If by yesterday afternoon, Friday’s icy weather, along with the resulting bad roadways, was hardly worth remembering, today’s 71° was a complete turnaround. The bright sunlighted warmed the air, and soft, fluffy clouds floated in an amazing blue sky.
Annie and I headed for the dog park on Highway 6 and found many other small dogs and owners were out to enjoy the day. Usually the large dog side is busier, but today there were so many people and dogs on “our” side that I didn’t pay attention to how many were on the other side.
Going home, I took the “long way” through Bear Creek Park, and just like the dog park, there were many out enjoying the area, especially the golf course. Bear Creek Park has a lot of picnic areas and the large golf course, but I really like the natural, forested part of the park, which is thick with live oak, pine, and other kinds of trees and brush.
For those who don’t know, the live oak is one variety of oak tree that grows in abundance here. In some older parts of Houston, the large live oaks have branches that grow out, paralleling the grown. The one in my back yard has had its branches trimmed off the bottom part of the trunk as it has grown, but up higher there is a nice canopy of branches that help shade my house from summer of the summer heat.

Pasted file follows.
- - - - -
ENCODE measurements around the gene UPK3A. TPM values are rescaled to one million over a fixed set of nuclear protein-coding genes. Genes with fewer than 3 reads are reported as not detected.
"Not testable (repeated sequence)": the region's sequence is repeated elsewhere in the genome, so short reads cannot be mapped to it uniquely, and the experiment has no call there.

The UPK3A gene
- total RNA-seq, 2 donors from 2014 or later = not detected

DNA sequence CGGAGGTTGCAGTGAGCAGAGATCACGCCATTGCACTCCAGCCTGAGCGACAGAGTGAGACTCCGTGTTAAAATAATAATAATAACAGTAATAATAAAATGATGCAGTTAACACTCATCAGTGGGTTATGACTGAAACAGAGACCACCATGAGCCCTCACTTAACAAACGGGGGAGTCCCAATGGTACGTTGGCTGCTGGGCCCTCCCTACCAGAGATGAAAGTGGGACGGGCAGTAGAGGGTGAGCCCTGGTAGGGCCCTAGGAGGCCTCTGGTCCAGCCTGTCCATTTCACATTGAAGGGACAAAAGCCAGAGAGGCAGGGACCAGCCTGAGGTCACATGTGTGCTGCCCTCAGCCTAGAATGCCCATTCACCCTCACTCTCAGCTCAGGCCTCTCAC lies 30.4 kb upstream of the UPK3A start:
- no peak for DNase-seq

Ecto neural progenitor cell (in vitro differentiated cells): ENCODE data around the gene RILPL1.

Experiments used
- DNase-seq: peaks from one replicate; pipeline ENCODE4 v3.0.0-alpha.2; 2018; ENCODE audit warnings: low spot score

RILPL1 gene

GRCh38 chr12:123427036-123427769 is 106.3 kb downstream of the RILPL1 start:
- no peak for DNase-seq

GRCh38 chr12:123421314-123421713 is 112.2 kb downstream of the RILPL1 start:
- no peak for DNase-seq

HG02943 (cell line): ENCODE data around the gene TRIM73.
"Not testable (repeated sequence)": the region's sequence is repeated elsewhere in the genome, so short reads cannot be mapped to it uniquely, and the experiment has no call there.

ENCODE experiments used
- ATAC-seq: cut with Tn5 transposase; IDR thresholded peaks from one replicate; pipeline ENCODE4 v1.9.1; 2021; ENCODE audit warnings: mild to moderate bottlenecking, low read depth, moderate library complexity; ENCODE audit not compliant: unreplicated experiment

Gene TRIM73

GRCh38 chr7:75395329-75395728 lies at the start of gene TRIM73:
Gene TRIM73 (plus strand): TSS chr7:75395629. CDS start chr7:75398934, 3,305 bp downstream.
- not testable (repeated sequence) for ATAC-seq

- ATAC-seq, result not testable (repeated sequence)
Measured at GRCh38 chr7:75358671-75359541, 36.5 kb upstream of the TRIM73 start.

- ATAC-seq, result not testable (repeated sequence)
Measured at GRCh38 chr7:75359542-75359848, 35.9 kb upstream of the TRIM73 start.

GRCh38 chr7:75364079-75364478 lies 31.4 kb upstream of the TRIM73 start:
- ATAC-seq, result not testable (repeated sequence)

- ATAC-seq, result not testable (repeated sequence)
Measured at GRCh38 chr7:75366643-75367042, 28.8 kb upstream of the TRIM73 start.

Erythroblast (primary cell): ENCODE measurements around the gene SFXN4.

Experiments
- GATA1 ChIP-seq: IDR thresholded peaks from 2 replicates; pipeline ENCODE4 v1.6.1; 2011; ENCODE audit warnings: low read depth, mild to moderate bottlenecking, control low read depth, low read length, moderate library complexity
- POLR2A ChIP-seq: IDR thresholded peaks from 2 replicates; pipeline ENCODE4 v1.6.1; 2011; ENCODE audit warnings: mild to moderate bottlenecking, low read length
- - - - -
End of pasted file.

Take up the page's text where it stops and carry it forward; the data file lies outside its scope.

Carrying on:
Another tree that can be found in the wooded area of Bear Creek Park is a type of fan palm, which I believe is a native Texas palm. On hikes through other parts of southeast Texas, I’ve seen this palm growing down under the tall pines, in both dry and wet terrain.
It’s good to get out after a cold spell and enjoy what nature has to offer. Unfortunately, the potted plants that have been stashed in the garage still must endure some more days of darkness because the forecast is predicting lows in the lower 20s again mid-weeki.
Filed under: All About H-Town (Houston), Annie and Dog Talk, It's What I Like, Weather | Tagged: Annie, Bear Creek Park, dog park, fan palm, golf course, Highway 6, Houston Texas, Houston weather, Live Oak tree, Texas native plants, winter | Leave a Comment »